Lady Vols advance to Super Regional

A freshman who had just entered the game stood on second base Sunday while a senior, who had yet to get a hit in four at-bats, awaited a pitch that she would lace into the outfield, allowing the first-year player to score the go-ahead run in the ninth inning and send the Lady Vols to the Super Regional.

That snippet of Sunday's game underscores Tennessee's entire season – one of contributions throughout the roster and a different player assuming a star role from one game to the next.

The sequence of events in the 3-1 win over Louisville in extra innings also means the Lady Vols' 2010 softball season is extended, as Tennessee will make its first appearance in a Super Regional since 2007, when All-American Monica Abbott was in the circle for the Big Orange.

The sign behind home plate at Lee Softball Stadium says, "Big Orange Country," and for Tennessee that means postseason success has come to be expected. For the past two years, Tennessee had lost at home in a regional final – in 2008 to Virginia Tech and in 2009 to Jacksonville State, a defeat basically on par with the Lady Vols basketball team bowing out to Ball State in 2009.

Ball State reappeared in the Lady Vols' postseason but this time on the softball field, and Tennessee swept its way to the Super Regional with a 5-0 win over Ball State on Friday, an 11-2 defeat of Virginia on Saturday and the 3-1 battle Sunday with Louisville.

Tennessee doesn't have the star power in the circle on the level of Abbott – an Olympian, the most decorated player in Lady Vol history and the NCAA DI leader in career wins (189), shutouts (112) and strikeouts (2,440) – but two pitchers, sophomore Cat Hosfield and freshman Ivy Renfroe, have combined to lead the Lady Vols to a 45-13 record this season and a spot in a Super Regional next weekend against Michigan in Ann Arbor with Hosfield throwing a masterful mix of movement and off-speed stuff and Renfroe bringing the heat.

For a young team – freshmen and sophomores dot the field and the dugout for Tennessee – advancing to a Super Regional for a chance to play in the Women's College World Series is invaluable postseason experience. The No. 15 seeded Lady Vols won't be favored next week at No.2 seeded Michigan, but they will take the confidence that has carried them all season – different players will step up at critical times.

That time came Sunday when freshman Lauren Gibson smashed a double to the leftfield wall in the ninth inning, a regulation baseball game but in extra innings after the two teams were knotted 1-1 at the end of seven.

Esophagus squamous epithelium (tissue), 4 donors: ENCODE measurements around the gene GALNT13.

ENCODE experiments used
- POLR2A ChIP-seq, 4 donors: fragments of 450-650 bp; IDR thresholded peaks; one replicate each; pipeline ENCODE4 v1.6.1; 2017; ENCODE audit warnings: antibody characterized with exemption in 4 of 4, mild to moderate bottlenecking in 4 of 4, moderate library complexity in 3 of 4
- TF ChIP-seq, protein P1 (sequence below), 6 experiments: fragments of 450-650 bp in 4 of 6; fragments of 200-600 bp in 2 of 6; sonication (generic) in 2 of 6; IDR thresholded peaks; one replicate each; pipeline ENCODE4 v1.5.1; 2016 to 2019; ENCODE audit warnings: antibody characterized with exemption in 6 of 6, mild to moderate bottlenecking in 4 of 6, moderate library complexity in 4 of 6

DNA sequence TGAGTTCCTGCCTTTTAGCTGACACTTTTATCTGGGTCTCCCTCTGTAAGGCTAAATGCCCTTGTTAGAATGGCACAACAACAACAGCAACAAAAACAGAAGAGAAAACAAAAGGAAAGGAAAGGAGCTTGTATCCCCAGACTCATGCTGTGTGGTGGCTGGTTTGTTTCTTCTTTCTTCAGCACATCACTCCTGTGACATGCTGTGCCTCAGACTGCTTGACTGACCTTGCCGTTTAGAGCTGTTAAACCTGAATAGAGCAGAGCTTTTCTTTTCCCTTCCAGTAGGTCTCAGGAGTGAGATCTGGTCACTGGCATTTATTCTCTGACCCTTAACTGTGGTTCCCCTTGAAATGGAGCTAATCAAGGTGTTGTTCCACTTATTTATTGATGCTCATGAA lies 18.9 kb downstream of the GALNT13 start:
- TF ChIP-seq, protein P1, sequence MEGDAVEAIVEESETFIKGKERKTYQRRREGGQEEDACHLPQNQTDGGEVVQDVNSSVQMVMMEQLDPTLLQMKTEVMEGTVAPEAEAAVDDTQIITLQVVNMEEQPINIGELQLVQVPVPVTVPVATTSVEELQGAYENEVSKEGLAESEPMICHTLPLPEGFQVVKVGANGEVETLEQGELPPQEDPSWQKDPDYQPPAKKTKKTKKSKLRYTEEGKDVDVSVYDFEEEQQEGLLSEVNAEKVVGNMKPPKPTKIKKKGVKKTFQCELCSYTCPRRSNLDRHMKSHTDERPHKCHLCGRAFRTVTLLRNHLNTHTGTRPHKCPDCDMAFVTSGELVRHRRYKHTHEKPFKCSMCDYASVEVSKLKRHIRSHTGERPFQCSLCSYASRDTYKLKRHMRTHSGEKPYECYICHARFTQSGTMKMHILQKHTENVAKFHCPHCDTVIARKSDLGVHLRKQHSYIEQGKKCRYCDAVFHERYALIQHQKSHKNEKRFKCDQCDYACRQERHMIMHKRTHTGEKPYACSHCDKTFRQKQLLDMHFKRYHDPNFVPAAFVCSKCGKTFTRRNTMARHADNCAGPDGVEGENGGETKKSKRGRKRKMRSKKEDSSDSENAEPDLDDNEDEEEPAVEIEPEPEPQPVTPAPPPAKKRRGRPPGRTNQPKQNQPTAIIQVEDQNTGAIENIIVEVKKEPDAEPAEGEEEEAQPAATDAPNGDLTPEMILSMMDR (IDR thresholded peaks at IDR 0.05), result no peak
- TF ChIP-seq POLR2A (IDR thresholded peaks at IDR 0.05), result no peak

Freshman Whitney Hammond, who had sat on the bench for nearly two-and-a-half hours on a day when the sun was baking the crowd of 817, entered as a pinch runner. Senior Nicole "Peanut" Kajitani had been 0-4 on the day with two strikeouts and two ground balls that never left the infield.

But with an extra swing – she had lofted a fly ball into foul territory that fell between two Louisville Cardinals who apparently were confused by crowd noise and thought the other would make the catch – Kajitani ripped a single to right-centerfield, and Hammond bolted from second base. She scored standing up for the 2-1 lead.

"I knew I was going to score," Hammond said. "We're eventually going to make something happen, and Peanut just happened to be the one to do it. I was really excited for her."

Co-Head Coach Karen Weekly lauded the state of readiness of Hammond, a first-year player for the Lady Vols.

"It's tough," Weekly said. "The toughest role on any team is to pinch hit or pinch run and come in and know the winning run depends upon you, and you're involved in it. Whitney has done a great job all year with the role we've put her in. All those kids have. (Freshman) Leah Taylor, she's been in the same role.

"(Hammond) was ready to come in. She knew we needed her speed, and she got the job done. The way that ball was hit I knew she would score."

Weekly also was glad that a senior was at the plate.

"The seniors know what it's all about," Weekly said. "They know 0-4 doesn't mean that your day's shot. That just means you didn't get it done the first four times, you've got another chance, and you've got to keep your head in the game and be prepared, and Peanut was. She got her pitch that she could drive, and she came through with a huge hit for us."

It was a game in which both teams got in to and out of jams with crafty pitching and clutch plays in the field. For Louisville, the real damage came in two innings, the fifth and the ninth, when the Cardinals committed two errors for a game total of four. Still, the Lady Vols managed just one run in the fifth, which tied the game after Louisville's Chelsea Bemis had hammered a solo homer over the leftfield wall in the second inning.

Tennessee managed to tie the game in the fifth inning with two outs after junior Kelly Grieve singled and took off for second base when the leftfielder briefly bobbled the ball. Grieve slid in safely head-first and then took third base after baiting the catcher into a throw down to second, which sailed into centerfield. Grieve scored on a double to rightfield by sophomore Jessica Spigner.

The game remained at 1-1 to begin the ninth inning, where the scoreboard showed Louisville with one run on four hits while Tennessee had pounded out 11 hits but had managed to put just one runner across the plate after leaving 15 runners on base through eight innings.